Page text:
There is not much parents can do to prevent their child from becoming the victim of bullying. 15-25% percent of students report being bullied with some frequency. Often victims are chosen for reasons outside of their control, such as physical appearance, disability, sexual orientation, perceived sexual orientation, actual or perceived sexual expression, jealously, and on and on. The effects of being bullied include a negative impact on academics, anxiety, depression and suicidal thoughts. The rash of suicides of bullying victims reported by the media recently highlight the importance of providing support and care to those who are bullied. The following seven tips can help:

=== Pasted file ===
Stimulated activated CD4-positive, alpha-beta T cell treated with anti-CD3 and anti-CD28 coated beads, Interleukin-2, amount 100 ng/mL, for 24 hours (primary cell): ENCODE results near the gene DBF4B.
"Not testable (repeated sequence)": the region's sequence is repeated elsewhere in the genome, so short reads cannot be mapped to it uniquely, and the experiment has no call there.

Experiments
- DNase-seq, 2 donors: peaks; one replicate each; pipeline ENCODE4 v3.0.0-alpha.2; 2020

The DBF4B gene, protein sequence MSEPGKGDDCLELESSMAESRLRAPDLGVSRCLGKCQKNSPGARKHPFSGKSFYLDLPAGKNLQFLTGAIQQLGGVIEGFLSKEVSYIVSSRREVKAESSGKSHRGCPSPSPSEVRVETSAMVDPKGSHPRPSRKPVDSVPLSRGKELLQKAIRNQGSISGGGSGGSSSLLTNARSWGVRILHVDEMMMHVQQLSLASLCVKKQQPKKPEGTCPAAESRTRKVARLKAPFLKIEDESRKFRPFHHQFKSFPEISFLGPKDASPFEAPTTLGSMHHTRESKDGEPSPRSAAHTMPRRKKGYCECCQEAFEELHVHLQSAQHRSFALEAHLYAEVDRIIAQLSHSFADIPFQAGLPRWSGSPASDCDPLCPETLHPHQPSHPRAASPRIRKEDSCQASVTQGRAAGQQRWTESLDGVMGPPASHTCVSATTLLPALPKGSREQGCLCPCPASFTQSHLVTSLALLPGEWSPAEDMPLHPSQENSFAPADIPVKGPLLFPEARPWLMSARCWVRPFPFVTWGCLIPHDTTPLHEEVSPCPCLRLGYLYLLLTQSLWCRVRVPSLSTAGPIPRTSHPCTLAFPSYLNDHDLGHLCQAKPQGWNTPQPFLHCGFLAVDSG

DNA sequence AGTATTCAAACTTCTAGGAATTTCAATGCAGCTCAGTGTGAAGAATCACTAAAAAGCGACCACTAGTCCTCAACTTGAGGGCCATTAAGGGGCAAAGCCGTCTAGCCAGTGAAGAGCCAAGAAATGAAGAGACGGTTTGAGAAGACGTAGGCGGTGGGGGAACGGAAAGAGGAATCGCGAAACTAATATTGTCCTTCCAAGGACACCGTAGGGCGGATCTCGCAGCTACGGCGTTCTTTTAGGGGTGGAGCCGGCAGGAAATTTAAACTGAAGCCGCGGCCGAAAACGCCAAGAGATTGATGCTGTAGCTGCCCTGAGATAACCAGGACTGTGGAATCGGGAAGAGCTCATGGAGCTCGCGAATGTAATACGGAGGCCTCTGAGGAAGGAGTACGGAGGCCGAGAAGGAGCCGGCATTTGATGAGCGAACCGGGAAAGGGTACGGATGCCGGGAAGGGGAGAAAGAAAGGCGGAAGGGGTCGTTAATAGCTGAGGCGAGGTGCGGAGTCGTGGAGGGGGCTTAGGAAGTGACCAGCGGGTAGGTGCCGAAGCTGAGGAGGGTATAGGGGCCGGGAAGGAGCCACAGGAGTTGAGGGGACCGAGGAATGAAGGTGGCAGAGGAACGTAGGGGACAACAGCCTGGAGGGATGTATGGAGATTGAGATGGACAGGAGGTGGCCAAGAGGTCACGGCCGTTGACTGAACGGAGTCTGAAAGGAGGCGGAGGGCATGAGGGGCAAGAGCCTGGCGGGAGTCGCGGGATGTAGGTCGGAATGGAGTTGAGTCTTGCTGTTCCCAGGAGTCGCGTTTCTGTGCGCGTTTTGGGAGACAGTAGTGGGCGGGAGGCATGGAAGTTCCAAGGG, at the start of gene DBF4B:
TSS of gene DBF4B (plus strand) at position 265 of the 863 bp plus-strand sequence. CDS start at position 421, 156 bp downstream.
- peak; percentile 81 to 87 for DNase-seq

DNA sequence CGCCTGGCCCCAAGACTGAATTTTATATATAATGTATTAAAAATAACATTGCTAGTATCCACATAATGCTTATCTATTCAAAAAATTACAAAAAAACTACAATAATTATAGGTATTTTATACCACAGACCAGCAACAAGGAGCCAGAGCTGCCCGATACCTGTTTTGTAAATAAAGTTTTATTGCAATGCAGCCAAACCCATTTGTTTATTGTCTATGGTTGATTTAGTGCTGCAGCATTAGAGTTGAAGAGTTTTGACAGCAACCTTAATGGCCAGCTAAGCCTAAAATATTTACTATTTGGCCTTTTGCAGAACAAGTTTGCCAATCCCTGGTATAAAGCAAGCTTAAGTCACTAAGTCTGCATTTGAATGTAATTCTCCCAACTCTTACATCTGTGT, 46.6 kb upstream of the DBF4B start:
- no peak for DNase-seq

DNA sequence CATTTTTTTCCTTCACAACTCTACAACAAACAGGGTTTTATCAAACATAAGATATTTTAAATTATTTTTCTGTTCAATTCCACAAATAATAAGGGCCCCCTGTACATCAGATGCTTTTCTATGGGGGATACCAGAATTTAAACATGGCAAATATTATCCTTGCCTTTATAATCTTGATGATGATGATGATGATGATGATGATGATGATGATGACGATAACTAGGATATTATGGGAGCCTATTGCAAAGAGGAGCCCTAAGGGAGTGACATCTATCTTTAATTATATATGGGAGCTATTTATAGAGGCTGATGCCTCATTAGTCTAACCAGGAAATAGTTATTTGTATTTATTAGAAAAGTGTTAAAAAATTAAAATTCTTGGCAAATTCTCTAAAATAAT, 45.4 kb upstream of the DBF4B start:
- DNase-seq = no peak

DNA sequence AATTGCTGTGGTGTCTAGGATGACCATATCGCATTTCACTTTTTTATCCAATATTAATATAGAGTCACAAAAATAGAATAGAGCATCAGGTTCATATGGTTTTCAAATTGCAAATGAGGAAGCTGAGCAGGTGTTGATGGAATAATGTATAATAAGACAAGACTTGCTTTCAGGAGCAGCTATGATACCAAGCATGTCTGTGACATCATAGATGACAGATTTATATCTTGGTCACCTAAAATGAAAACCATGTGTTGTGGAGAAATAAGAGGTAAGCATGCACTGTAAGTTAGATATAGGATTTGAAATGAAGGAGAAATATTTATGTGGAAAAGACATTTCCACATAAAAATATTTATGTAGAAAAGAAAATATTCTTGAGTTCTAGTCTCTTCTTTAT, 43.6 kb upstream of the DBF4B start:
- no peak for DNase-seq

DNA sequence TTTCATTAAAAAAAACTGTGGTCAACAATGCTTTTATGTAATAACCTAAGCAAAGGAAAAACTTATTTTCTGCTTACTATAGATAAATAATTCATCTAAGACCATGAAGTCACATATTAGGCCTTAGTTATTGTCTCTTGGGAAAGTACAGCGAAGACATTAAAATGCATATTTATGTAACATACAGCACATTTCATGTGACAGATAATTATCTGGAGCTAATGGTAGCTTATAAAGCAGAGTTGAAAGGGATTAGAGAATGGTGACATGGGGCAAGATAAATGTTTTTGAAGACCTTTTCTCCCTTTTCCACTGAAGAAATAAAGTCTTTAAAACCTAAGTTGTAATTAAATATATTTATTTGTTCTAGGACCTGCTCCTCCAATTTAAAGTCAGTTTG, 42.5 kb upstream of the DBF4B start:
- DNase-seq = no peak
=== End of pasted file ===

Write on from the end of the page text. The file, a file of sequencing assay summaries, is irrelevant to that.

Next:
1. Know the signs. Torn clothing, missing belongings, insomnia, anxiety, stomachaches, headaches and moodiness, sadness or tearfulness when leaving or coming home from school are signs that your teen may be the victim of bullying. If you recognize any of these signs, talk to your child and let them know you are concerned.